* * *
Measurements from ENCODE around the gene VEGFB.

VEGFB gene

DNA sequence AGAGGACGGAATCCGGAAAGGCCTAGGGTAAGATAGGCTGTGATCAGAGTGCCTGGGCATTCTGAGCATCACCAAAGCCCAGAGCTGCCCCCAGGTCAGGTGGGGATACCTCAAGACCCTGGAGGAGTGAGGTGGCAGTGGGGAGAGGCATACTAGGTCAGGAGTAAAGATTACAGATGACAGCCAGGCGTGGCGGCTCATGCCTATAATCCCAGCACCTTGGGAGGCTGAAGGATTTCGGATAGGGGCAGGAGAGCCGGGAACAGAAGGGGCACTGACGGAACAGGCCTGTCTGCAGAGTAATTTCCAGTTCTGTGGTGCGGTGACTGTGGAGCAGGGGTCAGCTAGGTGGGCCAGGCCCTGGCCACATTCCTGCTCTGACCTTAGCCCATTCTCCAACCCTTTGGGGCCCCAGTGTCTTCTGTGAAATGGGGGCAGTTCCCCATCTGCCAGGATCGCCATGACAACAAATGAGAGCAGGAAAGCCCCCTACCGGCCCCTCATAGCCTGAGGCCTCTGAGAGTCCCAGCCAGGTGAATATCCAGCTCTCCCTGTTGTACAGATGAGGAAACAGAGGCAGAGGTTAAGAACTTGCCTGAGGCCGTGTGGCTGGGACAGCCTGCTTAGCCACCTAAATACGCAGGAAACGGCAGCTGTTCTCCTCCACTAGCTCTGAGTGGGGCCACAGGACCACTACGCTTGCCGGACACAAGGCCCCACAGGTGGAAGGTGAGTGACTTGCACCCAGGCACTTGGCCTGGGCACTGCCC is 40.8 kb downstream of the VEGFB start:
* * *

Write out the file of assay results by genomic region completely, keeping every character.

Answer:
Measurements from ENCODE around the gene VEGFB.

VEGFB gene

DNA sequence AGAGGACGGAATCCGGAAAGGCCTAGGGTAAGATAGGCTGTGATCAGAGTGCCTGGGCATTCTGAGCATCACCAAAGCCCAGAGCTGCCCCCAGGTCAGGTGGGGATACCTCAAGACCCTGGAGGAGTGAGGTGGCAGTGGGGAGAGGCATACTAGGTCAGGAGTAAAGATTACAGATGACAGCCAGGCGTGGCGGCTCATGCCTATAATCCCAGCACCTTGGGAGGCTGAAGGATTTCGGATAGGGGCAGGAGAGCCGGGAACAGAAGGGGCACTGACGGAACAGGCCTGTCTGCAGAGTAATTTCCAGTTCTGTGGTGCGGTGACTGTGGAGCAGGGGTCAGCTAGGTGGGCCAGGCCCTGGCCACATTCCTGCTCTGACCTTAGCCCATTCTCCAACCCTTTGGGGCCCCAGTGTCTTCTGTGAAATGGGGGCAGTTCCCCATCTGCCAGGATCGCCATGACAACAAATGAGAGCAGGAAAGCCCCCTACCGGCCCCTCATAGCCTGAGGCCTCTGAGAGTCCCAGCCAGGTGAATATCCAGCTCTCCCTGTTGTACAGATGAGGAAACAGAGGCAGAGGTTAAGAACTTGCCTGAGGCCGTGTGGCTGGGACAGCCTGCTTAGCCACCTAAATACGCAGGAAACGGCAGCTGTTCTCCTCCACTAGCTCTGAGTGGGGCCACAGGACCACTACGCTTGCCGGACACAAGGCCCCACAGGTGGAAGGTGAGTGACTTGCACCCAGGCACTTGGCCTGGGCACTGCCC is 40.8 kb downstream of the VEGFB start: